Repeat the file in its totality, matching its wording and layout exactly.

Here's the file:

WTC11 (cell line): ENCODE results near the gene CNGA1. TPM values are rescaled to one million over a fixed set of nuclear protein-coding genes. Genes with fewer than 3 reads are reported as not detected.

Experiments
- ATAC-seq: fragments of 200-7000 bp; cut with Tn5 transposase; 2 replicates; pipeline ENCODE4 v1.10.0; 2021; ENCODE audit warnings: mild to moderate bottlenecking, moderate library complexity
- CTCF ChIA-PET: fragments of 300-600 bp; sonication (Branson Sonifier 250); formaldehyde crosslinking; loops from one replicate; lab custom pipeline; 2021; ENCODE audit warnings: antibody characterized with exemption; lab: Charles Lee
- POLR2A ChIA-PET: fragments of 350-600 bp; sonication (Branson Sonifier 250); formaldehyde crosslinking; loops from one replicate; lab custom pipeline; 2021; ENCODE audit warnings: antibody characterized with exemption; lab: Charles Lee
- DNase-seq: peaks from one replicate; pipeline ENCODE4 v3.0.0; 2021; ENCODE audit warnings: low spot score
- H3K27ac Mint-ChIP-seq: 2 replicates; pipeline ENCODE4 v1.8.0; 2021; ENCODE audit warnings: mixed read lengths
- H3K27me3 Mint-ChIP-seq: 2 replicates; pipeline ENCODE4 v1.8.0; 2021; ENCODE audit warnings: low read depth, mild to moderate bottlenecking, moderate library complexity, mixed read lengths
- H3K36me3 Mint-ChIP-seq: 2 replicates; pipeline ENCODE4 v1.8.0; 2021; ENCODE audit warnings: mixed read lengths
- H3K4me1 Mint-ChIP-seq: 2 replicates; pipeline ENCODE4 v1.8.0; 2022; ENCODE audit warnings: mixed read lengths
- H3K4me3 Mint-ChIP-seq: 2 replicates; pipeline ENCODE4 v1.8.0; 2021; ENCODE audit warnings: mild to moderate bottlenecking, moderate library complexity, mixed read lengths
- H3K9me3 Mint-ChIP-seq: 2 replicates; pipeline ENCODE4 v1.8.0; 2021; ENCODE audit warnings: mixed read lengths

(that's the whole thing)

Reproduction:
WTC11 (cell line): ENCODE results near the gene CNGA1. TPM values are rescaled to one million over a fixed set of nuclear protein-coding genes. Genes with fewer than 3 reads are reported as not detected.

Experiments
- ATAC-seq: fragments of 200-7000 bp; cut with Tn5 transposase; 2 replicates; pipeline ENCODE4 v1.10.0; 2021; ENCODE audit warnings: mild to moderate bottlenecking, moderate library complexity
- CTCF ChIA-PET: fragments of 300-600 bp; sonication (Branson Sonifier 250); formaldehyde crosslinking; loops from one replicate; lab custom pipeline; 2021; ENCODE audit warnings: antibody characterized with exemption; lab: Charles Lee
- POLR2A ChIA-PET: fragments of 350-600 bp; sonication (Branson Sonifier 250); formaldehyde crosslinking; loops from one replicate; lab custom pipeline; 2021; ENCODE audit warnings: antibody characterized with exemption; lab: Charles Lee
- DNase-seq: peaks from one replicate; pipeline ENCODE4 v3.0.0; 2021; ENCODE audit warnings: low spot score
- H3K27ac Mint-ChIP-seq: 2 replicates; pipeline ENCODE4 v1.8.0; 2021; ENCODE audit warnings: mixed read lengths
- H3K27me3 Mint-ChIP-seq: 2 replicates; pipeline ENCODE4 v1.8.0; 2021; ENCODE audit warnings: low read depth, mild to moderate bottlenecking, moderate library complexity, mixed read lengths
- H3K36me3 Mint-ChIP-seq: 2 replicates; pipeline ENCODE4 v1.8.0; 2021; ENCODE audit warnings: mixed read lengths
- H3K4me1 Mint-ChIP-seq: 2 replicates; pipeline ENCODE4 v1.8.0; 2022; ENCODE audit warnings: mixed read lengths
- H3K4me3 Mint-ChIP-seq: 2 replicates; pipeline ENCODE4 v1.8.0; 2021; ENCODE audit warnings: mild to moderate bottlenecking, moderate library complexity, mixed read lengths
- H3K9me3 Mint-ChIP-seq: 2 replicates; pipeline ENCODE4 v1.8.0; 2021; ENCODE audit warnings: mixed read lengths